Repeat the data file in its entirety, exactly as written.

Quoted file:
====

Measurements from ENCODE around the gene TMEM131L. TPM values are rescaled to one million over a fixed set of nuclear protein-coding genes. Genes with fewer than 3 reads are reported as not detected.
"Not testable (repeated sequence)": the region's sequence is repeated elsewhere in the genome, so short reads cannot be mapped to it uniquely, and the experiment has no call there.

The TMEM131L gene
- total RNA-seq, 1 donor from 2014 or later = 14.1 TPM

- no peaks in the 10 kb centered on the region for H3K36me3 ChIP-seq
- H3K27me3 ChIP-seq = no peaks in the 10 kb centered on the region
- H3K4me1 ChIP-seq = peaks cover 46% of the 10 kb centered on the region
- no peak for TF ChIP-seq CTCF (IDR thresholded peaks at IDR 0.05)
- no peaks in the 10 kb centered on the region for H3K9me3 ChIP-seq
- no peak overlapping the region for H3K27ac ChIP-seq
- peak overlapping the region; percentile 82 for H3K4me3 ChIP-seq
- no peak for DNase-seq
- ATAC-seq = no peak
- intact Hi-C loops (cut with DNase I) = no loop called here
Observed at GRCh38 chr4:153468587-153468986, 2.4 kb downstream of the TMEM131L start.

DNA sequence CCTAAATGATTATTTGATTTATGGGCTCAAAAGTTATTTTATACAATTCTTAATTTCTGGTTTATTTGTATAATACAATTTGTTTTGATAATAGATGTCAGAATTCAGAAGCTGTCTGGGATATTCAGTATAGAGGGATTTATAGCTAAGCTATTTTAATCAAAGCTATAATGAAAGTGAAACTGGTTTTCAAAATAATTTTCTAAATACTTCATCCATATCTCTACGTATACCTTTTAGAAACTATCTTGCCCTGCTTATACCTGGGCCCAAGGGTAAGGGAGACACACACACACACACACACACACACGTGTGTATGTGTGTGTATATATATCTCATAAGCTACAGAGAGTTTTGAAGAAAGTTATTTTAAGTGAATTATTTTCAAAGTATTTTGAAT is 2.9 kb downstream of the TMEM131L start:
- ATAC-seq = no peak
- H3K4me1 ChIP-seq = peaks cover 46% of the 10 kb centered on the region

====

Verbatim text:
Measurements from ENCODE around the gene TMEM131L. TPM values are rescaled to one million over a fixed set of nuclear protein-coding genes. Genes with fewer than 3 reads are reported as not detected.
"Not testable (repeated sequence)": the region's sequence is repeated elsewhere in the genome, so short reads cannot be mapped to it uniquely, and the experiment has no call there.

The TMEM131L gene
- total RNA-seq, 1 donor from 2014 or later = 14.1 TPM

- no peaks in the 10 kb centered on the region for H3K36me3 ChIP-seq
- H3K27me3 ChIP-seq = no peaks in the 10 kb centered on the region
- H3K4me1 ChIP-seq = peaks cover 46% of the 10 kb centered on the region
- no peak for TF ChIP-seq CTCF (IDR thresholded peaks at IDR 0.05)
- no peaks in the 10 kb centered on the region for H3K9me3 ChIP-seq
- no peak overlapping the region for H3K27ac ChIP-seq
- peak overlapping the region; percentile 82 for H3K4me3 ChIP-seq
- no peak for DNase-seq
- ATAC-seq = no peak
- intact Hi-C loops (cut with DNase I) = no loop called here
Observed at GRCh38 chr4:153468587-153468986, 2.4 kb downstream of the TMEM131L start.

DNA sequence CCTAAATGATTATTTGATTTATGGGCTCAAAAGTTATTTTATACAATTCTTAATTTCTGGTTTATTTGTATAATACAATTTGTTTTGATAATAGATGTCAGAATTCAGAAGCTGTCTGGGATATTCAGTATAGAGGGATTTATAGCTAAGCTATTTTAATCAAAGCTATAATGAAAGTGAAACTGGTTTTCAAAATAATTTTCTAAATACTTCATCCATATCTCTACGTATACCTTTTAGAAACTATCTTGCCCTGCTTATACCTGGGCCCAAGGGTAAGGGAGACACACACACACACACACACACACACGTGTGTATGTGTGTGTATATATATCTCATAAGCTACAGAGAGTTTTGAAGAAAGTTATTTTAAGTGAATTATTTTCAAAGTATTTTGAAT is 2.9 kb downstream of the TMEM131L start:
- ATAC-seq = no peak
- H3K4me1 ChIP-seq = peaks cover 46% of the 10 kb centered on the region